4 Reasons Why Your Rhubarb Is Thin and Spindly | Rhubarb Care

Rhubarb is a perennial vegetable that’s grown for it’s juicy, plump stalks. The stems are tart and sweet, and used in pies, jams, compotes, and other dishes.

Because these stems are only part of rhubarb we can eat (the leaves are toxic) it can be disappointing to see our rhubarb plants growing not-so-succulent stalks.

Fortunately, there are four likely reasons why you’re getting lower yields from thin and spindly rhubarb stalks, which are not difficult to resolve.

Why Your Rhubarb is Thin and Spindly

1. Your rhubarb is getting too large and needs to be divided

The most common reason for rhubarb having thin, spindly stalks is that the plant itself has gotten too large and mature. It seems counter-intuitive, but for rhubarb, a massive plant is the same problem as overcrowding with other plants (which is another cause of thin stalks).

By digging up and dividing your overgrown rhubarb, and replanting each new plant separately, you’re giving extra breathing room for your rhubarb. Rhubarb should be divided every 6 years or so, and it should be done in fall or very early spring.

When dividing rhubarb, each new plant should have a good amount of roots attached in order to ensure it survives transplant shock.

2. Your rhubarb is too young and needs time to get established

The second most common reason for thin rhubarb stalks is that your rhubarb plants are too young. A rule of thumb is that it takes about 2 years before a rhubarb plant is established and grows out full-sized stalks.

This rule applies to newly divided rhubarb plants as well.

3. Your rhubarb is lacking nutrients

Another reason why your rhubarb stalks are on the thin side is that they are lacking enough nutrients. Nitrogen or potassium deficiencies can cause stalks be thin and sparse. Nitrogen is important for stem and leaf growth, while potassium is important for, among many things, growing stronger stems and branches.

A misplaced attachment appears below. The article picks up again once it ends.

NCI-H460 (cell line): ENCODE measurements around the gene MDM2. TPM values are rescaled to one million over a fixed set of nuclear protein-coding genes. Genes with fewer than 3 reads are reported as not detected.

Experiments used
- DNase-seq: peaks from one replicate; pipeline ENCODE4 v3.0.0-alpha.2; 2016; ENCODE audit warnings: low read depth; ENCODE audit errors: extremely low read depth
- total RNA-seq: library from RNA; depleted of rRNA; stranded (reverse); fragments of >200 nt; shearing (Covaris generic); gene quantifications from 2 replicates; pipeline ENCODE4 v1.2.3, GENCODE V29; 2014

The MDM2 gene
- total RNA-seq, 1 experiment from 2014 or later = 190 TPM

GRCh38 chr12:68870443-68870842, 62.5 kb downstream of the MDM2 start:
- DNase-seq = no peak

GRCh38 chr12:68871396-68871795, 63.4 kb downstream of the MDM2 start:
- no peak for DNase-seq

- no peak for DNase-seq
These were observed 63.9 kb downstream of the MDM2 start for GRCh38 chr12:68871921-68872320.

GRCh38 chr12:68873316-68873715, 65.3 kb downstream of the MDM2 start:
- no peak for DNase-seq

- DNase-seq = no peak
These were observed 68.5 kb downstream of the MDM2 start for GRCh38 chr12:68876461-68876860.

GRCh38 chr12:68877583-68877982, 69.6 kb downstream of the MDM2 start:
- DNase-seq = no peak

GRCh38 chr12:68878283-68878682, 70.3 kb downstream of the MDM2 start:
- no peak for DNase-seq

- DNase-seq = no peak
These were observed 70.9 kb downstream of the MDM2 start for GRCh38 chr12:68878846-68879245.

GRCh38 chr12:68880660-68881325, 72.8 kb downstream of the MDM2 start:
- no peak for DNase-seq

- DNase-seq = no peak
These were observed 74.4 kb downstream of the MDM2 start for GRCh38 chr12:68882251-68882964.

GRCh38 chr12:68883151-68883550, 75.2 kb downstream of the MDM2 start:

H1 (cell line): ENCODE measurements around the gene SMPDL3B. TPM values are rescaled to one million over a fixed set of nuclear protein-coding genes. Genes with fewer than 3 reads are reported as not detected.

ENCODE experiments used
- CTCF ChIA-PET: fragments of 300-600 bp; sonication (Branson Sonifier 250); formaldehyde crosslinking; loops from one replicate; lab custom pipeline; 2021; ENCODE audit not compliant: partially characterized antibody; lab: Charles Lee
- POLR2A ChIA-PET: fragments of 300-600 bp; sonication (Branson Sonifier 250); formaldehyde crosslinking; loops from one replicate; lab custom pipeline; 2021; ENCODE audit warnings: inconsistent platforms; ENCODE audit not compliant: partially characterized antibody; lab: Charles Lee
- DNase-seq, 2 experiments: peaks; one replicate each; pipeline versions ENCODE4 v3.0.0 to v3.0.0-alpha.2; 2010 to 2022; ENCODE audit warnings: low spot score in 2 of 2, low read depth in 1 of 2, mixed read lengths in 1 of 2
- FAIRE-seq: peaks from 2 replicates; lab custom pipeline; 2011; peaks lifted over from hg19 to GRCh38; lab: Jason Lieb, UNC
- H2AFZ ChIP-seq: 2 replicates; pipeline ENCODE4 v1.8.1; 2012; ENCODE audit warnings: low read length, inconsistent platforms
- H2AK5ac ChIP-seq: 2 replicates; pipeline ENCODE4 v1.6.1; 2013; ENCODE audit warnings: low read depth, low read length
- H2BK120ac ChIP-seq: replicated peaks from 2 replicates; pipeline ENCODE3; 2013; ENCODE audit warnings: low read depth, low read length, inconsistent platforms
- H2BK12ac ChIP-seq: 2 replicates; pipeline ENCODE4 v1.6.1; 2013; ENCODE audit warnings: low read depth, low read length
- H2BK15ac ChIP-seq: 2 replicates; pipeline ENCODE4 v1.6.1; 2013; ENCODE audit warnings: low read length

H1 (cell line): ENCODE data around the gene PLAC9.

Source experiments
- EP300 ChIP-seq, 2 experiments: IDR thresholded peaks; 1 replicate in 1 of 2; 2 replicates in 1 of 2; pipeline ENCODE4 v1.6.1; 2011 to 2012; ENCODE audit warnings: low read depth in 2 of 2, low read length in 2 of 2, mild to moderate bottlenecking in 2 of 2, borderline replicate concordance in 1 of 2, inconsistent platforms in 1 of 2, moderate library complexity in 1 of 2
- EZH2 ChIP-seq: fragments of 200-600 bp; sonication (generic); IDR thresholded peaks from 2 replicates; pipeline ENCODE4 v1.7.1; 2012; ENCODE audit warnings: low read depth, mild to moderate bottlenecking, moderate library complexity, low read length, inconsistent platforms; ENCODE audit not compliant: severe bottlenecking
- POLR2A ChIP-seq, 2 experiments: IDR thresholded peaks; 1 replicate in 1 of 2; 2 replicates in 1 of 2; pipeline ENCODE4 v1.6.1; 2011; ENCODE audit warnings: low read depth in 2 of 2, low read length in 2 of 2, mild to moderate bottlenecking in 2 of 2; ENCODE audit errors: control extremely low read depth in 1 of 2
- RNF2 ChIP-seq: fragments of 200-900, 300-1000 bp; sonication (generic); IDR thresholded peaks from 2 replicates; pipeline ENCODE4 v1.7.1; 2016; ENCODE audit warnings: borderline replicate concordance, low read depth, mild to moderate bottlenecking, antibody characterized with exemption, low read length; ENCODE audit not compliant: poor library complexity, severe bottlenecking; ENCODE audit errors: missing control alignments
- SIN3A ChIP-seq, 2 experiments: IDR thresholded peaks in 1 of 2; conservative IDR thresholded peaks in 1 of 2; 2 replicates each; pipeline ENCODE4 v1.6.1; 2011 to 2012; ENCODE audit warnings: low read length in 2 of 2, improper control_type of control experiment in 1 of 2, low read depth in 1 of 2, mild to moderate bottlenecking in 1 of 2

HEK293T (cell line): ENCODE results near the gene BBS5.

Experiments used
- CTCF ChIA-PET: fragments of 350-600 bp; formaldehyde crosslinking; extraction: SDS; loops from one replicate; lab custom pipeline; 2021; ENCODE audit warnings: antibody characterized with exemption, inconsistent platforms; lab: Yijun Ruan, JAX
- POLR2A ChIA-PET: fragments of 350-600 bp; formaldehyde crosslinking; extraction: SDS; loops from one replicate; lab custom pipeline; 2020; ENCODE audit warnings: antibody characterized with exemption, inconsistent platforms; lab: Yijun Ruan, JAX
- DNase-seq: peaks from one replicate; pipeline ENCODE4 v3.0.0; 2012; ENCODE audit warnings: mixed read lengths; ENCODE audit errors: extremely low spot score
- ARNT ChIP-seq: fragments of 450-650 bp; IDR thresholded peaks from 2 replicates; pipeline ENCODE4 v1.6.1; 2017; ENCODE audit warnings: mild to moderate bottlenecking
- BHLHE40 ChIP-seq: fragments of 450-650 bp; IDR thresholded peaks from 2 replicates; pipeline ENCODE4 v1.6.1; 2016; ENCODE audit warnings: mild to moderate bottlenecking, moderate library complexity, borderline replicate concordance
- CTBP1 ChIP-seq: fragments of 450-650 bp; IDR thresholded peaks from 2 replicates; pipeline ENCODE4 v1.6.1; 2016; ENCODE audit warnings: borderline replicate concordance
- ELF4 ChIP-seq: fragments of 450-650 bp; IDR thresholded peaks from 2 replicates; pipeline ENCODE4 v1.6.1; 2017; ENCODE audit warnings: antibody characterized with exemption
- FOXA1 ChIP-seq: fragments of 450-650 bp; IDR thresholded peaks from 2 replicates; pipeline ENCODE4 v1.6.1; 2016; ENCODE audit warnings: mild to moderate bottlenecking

If you’ve eliminated the possibility of your rhubarb being overgrown or too young, apply fertilizer around the base of your rhubarb. Any all-purpose fertilizer will work, whether it’s a 4-4-4 organic fertilizer or a conventional 24-8-16 liquid plant food.

For example, a 10-10-10 all-purpose fertilizer can be applied at 1/2 cup per plant, worked into the surrounding soil. Avoid applying fertilizer directly on the crown (central part) of your rhubarb plant. The best time to fertilize rhubarb is in early spring before the main growth starts.

4. The variety of rhubarb you’re growing has naturally thinner stalks

It’s possible that your rhubarb is one of the thinner-stalked varieties, as some types of rhubarb have thicker stalks than others.

For example, Cherry Red, Riverside Giant (green variety), and Mammoth Red will all produce very thick, succulent stalks. Meanwhile, Canada Red will yield tasty yet more slender stalks.


In the end, it could very well be a combination of factors causing your rhubarb to be thin and spindly. If your rhubarb variety naturally has medium or slender stalks, and it’s also overgrown and needs to be divided, it might make your stalks seem significantly more spindly than they should be.